“POKER NIGHT” (Blu-ray Review)


Having last seen POKER NIGHT on the big screen, I’ve been surprised about how few horror fans have had the film on their radar. From the initially FANGORIA-presented screening, the film absolutely blew away this writer’s expectations, delivering something creepy, funny, brutal and compelling all in one sitting. But unlike several less-than-great titles that hit around the same time, there was a certain unjust preconception around the horror lot that the film wasn’t up to snuff thanks to its masked antagonist. So with POKER NIGHT’s impending Blu-ray release, this writer took the opportunity to revisit the film and see if it’s particular brand of horror held up on a second viewing in high definition.

Luckily, Greg Francis’ directorial debut definitely still leaves an impression, as POKER NIGHT is equally as darkly hilarious and horrific as it was upon first viewing. For those unfamiliar with the film, POKER NIGHT follows a rookie detective who is kidnapped by a maniac following a poker night with seasoned fellow crimefighters, and must use the wisdom bestowed upon him to figure out who did this to him and break out. And while some might find the concept somewhat generic, the film is far from it, breaking expectations left and right thanks to Francis’ sharp and gripping script.

However, the film doesn’t just break the mold thanks to the script, as Francis proves himself an adept director who makes the most of his meager budget. Francis builds up his protagonist fairly efficiently, using each actor’s natural chemistry to serve as inspiration to his lead’s more nuanced and sly moments. Likewise, Francis also pays much attention to his villain as well, giving him a colorful and humorous backstory that separates him from the cookie-cutter psychopaths in horror today. And Francis also proves that he knows his script in-and-out; the film is paced remarkably well for an indie, and every moment of bloodshed or wit feels impeccably and organically composed.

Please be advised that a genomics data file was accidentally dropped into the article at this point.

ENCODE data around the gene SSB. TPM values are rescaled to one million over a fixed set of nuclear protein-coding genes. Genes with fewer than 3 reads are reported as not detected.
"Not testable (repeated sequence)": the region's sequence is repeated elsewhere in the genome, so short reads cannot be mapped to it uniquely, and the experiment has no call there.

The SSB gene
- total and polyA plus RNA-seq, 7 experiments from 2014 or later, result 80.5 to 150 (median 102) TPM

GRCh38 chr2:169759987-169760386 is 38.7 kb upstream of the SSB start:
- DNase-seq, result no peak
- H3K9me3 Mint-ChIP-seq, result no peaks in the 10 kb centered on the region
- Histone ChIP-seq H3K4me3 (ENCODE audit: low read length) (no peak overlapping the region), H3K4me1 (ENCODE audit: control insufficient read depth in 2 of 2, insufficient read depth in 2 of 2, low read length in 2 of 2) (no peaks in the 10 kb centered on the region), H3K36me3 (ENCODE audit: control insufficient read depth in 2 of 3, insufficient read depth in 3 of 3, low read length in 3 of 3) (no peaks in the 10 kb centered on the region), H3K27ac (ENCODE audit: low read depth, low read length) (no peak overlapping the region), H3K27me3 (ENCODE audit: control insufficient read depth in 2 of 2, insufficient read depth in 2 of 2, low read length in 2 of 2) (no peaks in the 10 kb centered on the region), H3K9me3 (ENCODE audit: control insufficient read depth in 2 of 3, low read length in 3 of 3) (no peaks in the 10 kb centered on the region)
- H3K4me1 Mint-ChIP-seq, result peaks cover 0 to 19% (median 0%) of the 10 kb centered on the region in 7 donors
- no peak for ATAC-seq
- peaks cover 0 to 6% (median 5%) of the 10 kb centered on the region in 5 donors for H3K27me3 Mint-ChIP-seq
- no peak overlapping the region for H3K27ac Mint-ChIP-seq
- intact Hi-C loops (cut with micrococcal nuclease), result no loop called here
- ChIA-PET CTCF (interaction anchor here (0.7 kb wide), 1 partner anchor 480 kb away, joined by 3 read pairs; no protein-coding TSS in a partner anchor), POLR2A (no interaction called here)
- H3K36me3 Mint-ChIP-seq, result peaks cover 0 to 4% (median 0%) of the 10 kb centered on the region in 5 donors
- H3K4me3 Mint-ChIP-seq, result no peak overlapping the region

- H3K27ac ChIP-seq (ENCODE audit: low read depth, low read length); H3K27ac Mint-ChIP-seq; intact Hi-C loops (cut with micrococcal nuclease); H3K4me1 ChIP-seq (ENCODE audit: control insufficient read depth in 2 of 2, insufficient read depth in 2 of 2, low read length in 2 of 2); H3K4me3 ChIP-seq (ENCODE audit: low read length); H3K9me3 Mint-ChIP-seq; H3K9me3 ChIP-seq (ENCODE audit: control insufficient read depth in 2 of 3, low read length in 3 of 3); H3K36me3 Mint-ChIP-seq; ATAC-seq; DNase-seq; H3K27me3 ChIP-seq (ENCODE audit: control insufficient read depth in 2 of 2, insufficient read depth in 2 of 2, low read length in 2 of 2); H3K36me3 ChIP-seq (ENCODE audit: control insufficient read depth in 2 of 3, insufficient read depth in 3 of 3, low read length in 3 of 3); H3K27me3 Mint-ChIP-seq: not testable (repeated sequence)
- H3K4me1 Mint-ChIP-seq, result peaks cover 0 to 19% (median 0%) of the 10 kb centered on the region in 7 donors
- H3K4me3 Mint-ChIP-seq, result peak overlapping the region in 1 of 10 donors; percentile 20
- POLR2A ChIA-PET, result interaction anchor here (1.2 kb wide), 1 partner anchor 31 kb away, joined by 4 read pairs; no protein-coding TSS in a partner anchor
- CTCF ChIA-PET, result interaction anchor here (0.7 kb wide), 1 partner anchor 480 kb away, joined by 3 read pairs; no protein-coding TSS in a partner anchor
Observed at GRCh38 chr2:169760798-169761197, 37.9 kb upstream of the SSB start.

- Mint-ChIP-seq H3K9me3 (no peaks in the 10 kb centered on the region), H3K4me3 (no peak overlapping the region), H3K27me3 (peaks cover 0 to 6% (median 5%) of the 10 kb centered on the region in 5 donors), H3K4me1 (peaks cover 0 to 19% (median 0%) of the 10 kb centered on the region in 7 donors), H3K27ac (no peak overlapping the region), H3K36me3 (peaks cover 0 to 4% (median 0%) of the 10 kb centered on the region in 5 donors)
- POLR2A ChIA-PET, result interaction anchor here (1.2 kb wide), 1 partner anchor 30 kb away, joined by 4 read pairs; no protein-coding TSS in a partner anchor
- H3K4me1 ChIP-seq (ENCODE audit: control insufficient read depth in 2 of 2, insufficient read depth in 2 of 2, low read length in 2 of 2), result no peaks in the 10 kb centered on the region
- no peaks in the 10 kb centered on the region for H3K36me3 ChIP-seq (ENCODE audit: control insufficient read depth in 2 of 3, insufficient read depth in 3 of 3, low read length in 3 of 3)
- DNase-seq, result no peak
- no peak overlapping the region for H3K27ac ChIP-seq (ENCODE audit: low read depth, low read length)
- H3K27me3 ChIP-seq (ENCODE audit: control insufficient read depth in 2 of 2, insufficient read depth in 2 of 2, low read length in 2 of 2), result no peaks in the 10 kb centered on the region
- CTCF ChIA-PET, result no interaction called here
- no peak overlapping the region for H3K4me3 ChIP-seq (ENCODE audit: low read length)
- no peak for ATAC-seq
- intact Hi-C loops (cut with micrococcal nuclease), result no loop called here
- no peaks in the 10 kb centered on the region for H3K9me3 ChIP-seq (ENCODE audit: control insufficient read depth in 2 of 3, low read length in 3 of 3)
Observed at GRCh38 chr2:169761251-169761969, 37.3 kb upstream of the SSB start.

POKER NIGHT also does well to give its cast proper time to shine, with no character ever feeling particularly similar to another. Beau Mirchoff’s performance actually was much more notable the second time around, as this writer was able to pick up on many more of his learned beats, especially when he’s filling the shoes of his compadres. Meanwhile, Michael Eklund’s performance as the scene-stealing villain is a pleasure to watch, as the actor flamboyantly commits to every corrupt moral fiber of this particular character. And the film’s supporting cast also delivers greatly, with memorable turns from the likes of Ron Eldard, Giancarlo Esposito, Corey Large, Halston Sage, Titus Welliver and Ron Perlman.

Yet if there’s any issue with POKER NIGHT on Blu-ray, it’s likely the complete absence of special features: no deleted scenes, no commentary, nothing. However, that doesn’t mean you should flat out reject the disc either, as the transfer into high definition is rather great. The picture quality of the film is top notch on Blu-ray, as is the film’s excellent audio mix as well. In short, horror fans deserve to discover POKER NIGHT for the fun fright flick that it most assuredly is, and it’ll never look or sound better than XLrator’s Blu-ray, even if it is the barest of bare bones.


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About the author
Ken W. Hanley
Ken W. Hanley is the Managing Web Editor for FANGORIA and STARLOG, as well as the former Web Editor for Diabolique Magazine and a contributing writer to YouWonCannes.com. He’s a graduate from Montclair State University, where he received an award for Excellence in Screenwriting. He’s currently working on screenplays, his debut novel "THE I IN EVIL", and various other projects, and can be followed on Twitter: @movieguyiguess.
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